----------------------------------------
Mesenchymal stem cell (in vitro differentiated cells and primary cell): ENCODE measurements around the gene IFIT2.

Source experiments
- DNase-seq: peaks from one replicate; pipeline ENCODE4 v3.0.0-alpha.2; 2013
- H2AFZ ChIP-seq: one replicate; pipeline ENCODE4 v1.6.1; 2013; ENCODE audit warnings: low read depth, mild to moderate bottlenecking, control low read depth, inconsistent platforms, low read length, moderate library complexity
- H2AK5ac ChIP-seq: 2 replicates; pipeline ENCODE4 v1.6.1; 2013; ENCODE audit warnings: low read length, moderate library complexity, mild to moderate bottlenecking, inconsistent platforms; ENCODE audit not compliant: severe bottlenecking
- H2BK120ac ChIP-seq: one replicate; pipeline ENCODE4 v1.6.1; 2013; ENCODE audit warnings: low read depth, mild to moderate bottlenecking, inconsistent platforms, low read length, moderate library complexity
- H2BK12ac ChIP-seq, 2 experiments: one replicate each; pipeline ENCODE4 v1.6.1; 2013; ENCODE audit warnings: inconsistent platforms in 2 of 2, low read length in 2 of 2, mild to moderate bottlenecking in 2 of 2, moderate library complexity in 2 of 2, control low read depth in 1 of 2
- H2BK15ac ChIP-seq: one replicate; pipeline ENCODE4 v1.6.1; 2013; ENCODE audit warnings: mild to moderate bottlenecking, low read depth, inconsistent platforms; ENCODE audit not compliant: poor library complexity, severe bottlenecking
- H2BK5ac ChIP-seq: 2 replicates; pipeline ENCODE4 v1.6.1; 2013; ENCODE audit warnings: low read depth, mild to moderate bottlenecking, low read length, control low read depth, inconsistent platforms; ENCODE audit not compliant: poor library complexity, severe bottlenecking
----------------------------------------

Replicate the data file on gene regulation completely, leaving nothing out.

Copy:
Mesenchymal stem cell (in vitro differentiated cells and primary cell): ENCODE measurements around the gene IFIT2.

Source experiments
- DNase-seq: peaks from one replicate; pipeline ENCODE4 v3.0.0-alpha.2; 2013
- H2AFZ ChIP-seq: one replicate; pipeline ENCODE4 v1.6.1; 2013; ENCODE audit warnings: low read depth, mild to moderate bottlenecking, control low read depth, inconsistent platforms, low read length, moderate library complexity
- H2AK5ac ChIP-seq: 2 replicates; pipeline ENCODE4 v1.6.1; 2013; ENCODE audit warnings: low read length, moderate library complexity, mild to moderate bottlenecking, inconsistent platforms; ENCODE audit not compliant: severe bottlenecking
- H2BK120ac ChIP-seq: one replicate; pipeline ENCODE4 v1.6.1; 2013; ENCODE audit warnings: low read depth, mild to moderate bottlenecking, inconsistent platforms, low read length, moderate library complexity
- H2BK12ac ChIP-seq, 2 experiments: one replicate each; pipeline ENCODE4 v1.6.1; 2013; ENCODE audit warnings: inconsistent platforms in 2 of 2, low read length in 2 of 2, mild to moderate bottlenecking in 2 of 2, moderate library complexity in 2 of 2, control low read depth in 1 of 2
- H2BK15ac ChIP-seq: one replicate; pipeline ENCODE4 v1.6.1; 2013; ENCODE audit warnings: mild to moderate bottlenecking, low read depth, inconsistent platforms; ENCODE audit not compliant: poor library complexity, severe bottlenecking
- H2BK5ac ChIP-seq: 2 replicates; pipeline ENCODE4 v1.6.1; 2013; ENCODE audit warnings: low read depth, mild to moderate bottlenecking, low read length, control low read depth, inconsistent platforms; ENCODE audit not compliant: poor library complexity, severe bottlenecking